“This is a fight for water between farmers, cities and communities like Austin, industrial users and recreational users. Under terms of an existing agreement, farmers buy the water for less, so it no surprise the LCRA would rather sell the water to others that want and need it,” says Linda Raun of L.R. Farms in El Campo.

She should know. Raun served on the LCRA Board of Directors until recently and understands too well the growing demand for water and water rights in Texas. Raun also is the current chair of the USA Rice Producers group in Texas and along with her husband, L.G. Raun, grows rice in Wharton County.

Raun and Ottis agree that if rice production is to remain a viable farming alternative in Texas, other water resources will need to be developed. They might include private reservoirs and more ground wells. But the cost and time involved will provide no relief for the 2012 growing season.

“Depending on the farm, a farmer might be looking at $250,000 to establish a new well, and constructing smaller reservoirs on private property is not without a hefty price tag as well,” Ottis says, though he admits smaller ponds could fill quickly when the normal 45-inch rainfall rate in the region is realized.

“The region is also subject to tropical rains each year and when that happens, filling ponds and small reservoirs would take place quickly,” adds Raun.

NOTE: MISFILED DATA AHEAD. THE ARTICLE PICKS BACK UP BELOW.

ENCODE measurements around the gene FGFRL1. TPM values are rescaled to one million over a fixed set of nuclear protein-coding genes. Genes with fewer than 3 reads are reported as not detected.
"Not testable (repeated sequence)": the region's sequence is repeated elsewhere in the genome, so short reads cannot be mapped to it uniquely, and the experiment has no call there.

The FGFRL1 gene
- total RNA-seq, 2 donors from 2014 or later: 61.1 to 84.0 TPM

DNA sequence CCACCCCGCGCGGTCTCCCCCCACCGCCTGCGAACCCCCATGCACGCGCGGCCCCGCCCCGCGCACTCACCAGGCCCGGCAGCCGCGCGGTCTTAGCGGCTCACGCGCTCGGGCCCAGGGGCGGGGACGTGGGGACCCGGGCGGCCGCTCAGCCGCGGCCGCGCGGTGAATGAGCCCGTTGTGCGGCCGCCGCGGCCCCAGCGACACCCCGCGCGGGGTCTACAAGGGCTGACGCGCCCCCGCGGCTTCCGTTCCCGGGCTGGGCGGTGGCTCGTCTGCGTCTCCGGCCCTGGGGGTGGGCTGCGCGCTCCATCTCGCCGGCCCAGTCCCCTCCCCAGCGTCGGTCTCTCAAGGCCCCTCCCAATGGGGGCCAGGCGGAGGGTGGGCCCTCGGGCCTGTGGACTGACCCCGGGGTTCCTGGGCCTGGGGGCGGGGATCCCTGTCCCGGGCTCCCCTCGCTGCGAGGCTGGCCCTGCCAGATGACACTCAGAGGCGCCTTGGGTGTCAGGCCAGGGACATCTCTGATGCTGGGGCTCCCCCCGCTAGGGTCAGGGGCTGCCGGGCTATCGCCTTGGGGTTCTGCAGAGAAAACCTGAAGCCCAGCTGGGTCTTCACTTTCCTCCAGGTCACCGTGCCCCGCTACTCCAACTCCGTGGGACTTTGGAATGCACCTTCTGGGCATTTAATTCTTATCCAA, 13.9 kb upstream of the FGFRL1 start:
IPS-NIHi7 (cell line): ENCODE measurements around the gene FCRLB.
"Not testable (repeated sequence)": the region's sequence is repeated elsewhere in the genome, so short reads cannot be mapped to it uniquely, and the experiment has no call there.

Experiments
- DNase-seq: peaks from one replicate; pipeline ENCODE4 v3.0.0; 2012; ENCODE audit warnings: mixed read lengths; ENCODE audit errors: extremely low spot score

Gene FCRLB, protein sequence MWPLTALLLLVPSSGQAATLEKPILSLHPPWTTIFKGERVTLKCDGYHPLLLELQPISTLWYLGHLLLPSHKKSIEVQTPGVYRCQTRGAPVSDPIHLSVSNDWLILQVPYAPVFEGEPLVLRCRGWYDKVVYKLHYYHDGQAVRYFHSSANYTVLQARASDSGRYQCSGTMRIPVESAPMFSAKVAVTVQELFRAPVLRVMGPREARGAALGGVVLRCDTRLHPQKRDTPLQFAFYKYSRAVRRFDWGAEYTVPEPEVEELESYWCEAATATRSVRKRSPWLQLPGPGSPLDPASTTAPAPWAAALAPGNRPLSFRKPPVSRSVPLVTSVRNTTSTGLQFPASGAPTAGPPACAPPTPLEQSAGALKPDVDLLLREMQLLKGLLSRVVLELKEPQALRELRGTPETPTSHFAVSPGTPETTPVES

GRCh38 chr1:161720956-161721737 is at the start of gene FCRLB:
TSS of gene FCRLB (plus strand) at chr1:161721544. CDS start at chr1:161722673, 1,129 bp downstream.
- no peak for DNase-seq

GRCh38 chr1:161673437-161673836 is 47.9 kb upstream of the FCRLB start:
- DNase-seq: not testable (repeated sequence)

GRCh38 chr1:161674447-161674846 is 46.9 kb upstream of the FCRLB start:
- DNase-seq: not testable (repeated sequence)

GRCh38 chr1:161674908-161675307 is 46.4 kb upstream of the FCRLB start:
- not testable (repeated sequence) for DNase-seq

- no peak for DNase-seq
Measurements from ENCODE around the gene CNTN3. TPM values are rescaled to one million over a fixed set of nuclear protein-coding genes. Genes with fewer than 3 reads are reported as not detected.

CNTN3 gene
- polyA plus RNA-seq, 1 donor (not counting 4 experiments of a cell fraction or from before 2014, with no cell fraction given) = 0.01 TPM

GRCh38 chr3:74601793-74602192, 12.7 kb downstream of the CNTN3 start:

But problems remain with evaporation and rapid use during periods of drought, and further reduction in rice acreage may become necessary for the Texas rice industry to remain viable in the years ahead.

“Texas rice growers are going to lose out to Arkansas, Missouri and Mississippi farmers at a time when markets are indicating good potential in the years ahead,” adds Ottis.

This week rice representatives from Texas, Arkansas and Missouri are attending the International Fair in Havana in an effort to expand international rice markets. Drought in Texas, however, may keep the state’s rice farmers from capitalizing on what forecasters are calling a “growing international market.”

“If there is any hope for next year’s Texas rice crop it’s going to come from the skies in the form of substantial rainfall,” says Raun.

The long range forecast, however, calls for the worst drought in Texas history to continue in the months ahead.